Another myth bites the dust, the result of reading a Habitat.com handy Q&A guide to co-op/condo ownership. Real estate lawyer Robert Tierman disabuses owners of the very notion that they have a right to see and can easily access the minutes of board meetings. You don't and you can't.
It seems that neither the law nor a co-op board's governing documents require such transparency. "Notice the language," Tierney says, and we do as he explains, "The law mandates review only of minutes of shareholders' meetings -- generally speaking, the year's annual meeting for election of officers."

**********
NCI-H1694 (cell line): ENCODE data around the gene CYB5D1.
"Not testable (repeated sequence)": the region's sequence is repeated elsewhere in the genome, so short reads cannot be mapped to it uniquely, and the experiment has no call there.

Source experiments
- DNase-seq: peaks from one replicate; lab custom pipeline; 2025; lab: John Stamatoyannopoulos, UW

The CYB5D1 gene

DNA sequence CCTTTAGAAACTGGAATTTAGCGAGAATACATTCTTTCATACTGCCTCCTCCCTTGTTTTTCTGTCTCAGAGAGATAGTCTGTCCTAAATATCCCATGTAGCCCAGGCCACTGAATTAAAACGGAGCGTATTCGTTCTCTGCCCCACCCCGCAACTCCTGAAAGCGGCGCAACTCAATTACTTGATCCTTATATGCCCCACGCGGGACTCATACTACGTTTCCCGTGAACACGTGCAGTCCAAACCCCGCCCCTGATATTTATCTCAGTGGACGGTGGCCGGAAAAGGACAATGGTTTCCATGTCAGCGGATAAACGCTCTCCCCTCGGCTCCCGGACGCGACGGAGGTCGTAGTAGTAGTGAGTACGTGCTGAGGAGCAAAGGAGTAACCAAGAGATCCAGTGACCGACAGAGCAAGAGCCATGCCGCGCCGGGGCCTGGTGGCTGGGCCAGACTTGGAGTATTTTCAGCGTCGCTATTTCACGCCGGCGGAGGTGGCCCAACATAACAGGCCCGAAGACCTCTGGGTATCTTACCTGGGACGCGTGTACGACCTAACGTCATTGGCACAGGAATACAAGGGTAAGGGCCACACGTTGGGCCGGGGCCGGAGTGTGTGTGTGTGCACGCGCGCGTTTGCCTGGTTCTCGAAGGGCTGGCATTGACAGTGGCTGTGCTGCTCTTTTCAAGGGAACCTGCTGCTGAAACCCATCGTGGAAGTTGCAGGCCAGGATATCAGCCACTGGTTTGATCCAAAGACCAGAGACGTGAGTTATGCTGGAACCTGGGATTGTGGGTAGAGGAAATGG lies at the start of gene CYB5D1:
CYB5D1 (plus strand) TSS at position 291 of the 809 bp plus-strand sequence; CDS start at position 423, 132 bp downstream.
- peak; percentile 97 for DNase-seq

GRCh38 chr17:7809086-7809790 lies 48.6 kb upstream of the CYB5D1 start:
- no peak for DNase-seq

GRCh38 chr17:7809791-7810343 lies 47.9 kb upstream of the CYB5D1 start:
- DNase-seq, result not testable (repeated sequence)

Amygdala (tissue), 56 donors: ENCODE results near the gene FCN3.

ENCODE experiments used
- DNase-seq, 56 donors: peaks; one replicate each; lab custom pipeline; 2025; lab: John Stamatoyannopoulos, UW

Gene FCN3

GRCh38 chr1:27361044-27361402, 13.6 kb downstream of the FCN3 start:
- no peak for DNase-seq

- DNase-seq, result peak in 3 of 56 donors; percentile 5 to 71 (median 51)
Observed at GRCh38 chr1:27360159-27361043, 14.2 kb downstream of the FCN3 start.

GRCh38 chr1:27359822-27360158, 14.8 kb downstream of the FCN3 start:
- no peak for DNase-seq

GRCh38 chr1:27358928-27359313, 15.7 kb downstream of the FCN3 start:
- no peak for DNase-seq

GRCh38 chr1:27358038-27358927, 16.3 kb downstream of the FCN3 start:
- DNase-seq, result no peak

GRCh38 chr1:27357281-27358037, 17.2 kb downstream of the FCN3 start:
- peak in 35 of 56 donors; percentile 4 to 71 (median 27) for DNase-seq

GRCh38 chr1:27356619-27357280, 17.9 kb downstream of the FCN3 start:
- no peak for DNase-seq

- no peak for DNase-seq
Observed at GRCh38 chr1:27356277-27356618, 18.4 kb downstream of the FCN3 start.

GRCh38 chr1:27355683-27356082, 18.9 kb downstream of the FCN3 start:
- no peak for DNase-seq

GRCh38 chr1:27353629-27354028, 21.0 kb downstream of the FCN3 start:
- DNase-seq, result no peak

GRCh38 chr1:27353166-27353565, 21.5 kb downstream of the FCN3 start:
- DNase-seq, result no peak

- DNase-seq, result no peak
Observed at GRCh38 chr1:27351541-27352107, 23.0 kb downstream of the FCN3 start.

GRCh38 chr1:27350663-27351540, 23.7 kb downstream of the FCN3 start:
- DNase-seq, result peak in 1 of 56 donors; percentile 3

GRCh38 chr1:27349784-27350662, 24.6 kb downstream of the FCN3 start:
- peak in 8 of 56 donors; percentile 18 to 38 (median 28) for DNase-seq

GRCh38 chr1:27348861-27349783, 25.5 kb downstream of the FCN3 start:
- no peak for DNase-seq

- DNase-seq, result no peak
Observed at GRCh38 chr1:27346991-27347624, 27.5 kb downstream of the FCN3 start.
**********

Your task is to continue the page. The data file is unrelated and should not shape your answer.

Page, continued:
Ah well, at least you're guaranteed quick access to that, right? Nope. Your review of the shareholder meeting minutes and lists must be "for any purpose reasonably related" to your interest as a shareholder, nothing more. You must provide an affidavit saying as much, and that your desire for access isn't linked to the interest of a business or related to something other than the business of the corporation.
Lest you lose all your marbles in this game, most co-op proprietary leases provide for the keeping of books of account. So, owners can review the board's financial dealings.
Still determined to get at those meeting minutes? Check out the Habitat article for some guerrilla tactics.